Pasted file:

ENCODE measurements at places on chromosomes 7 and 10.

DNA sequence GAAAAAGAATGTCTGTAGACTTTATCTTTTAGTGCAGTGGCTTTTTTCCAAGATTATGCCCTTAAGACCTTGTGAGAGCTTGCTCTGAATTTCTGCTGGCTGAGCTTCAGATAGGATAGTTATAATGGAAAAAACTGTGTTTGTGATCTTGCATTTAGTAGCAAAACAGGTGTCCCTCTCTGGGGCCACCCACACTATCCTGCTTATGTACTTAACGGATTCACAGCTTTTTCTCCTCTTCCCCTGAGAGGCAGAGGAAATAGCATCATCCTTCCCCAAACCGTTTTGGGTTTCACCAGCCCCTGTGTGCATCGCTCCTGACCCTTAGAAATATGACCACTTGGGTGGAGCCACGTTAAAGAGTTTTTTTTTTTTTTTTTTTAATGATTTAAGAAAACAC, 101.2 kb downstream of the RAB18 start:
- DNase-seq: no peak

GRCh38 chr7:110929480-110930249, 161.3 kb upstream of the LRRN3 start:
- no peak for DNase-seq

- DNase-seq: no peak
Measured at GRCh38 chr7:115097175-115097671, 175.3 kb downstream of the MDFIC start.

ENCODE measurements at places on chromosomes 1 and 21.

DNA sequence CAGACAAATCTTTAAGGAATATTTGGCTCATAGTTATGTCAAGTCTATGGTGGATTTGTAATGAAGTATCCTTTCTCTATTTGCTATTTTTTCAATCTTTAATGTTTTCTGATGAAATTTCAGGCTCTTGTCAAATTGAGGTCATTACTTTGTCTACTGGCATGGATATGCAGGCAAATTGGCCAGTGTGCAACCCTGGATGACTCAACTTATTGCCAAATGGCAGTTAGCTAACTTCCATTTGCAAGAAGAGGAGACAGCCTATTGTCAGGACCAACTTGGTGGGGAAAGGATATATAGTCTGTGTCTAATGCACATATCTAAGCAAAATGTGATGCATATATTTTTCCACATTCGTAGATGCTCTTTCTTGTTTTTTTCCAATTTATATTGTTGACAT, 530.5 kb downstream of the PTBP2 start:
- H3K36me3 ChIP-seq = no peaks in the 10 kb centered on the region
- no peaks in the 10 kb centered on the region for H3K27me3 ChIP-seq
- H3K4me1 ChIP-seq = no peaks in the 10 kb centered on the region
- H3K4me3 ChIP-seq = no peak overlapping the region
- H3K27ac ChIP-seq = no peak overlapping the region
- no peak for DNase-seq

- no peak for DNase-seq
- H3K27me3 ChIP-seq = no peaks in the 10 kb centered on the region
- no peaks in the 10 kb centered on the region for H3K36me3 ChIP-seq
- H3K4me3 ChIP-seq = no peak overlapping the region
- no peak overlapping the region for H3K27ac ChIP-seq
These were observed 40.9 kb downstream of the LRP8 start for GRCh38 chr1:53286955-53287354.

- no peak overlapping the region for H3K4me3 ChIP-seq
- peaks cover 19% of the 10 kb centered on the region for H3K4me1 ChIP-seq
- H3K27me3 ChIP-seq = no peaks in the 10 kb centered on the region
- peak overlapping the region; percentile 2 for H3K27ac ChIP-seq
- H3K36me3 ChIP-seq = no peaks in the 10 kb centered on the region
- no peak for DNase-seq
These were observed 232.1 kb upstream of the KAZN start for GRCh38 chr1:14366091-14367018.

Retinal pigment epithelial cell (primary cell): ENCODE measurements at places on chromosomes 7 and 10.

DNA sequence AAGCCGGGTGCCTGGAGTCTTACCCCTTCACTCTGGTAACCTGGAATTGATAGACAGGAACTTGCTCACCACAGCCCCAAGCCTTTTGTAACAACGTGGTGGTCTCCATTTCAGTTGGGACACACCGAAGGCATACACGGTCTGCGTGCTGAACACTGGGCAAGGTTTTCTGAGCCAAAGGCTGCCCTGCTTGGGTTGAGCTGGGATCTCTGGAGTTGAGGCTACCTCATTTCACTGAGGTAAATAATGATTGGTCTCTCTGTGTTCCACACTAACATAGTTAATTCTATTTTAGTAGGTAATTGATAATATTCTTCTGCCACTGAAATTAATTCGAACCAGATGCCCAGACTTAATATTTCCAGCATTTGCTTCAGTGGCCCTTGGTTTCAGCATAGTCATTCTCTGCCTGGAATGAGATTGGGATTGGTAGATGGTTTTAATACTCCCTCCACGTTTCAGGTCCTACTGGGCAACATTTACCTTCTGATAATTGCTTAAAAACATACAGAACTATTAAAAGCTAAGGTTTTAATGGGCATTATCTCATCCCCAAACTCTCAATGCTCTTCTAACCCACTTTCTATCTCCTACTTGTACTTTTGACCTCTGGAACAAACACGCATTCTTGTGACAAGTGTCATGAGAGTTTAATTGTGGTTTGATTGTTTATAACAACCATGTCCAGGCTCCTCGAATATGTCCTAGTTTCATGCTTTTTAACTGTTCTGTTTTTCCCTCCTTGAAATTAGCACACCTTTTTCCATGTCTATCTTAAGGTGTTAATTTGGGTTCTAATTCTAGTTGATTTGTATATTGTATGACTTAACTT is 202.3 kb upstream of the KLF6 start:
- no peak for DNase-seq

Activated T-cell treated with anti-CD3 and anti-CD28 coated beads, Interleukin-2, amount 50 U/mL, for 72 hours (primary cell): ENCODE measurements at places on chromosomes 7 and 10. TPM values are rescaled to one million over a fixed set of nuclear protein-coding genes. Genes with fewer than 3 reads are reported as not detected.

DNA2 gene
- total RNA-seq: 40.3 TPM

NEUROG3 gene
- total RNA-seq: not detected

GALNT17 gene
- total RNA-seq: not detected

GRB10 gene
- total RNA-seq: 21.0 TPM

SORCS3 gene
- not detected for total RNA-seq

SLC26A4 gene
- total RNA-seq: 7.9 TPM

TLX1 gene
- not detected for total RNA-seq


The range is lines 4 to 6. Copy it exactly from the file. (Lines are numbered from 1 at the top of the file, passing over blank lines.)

GRCh38 chr7:110929480-110930249, 161.3 kb upstream of the LRRN3 start:
- no peak for DNase-seq

- DNase-seq: no peak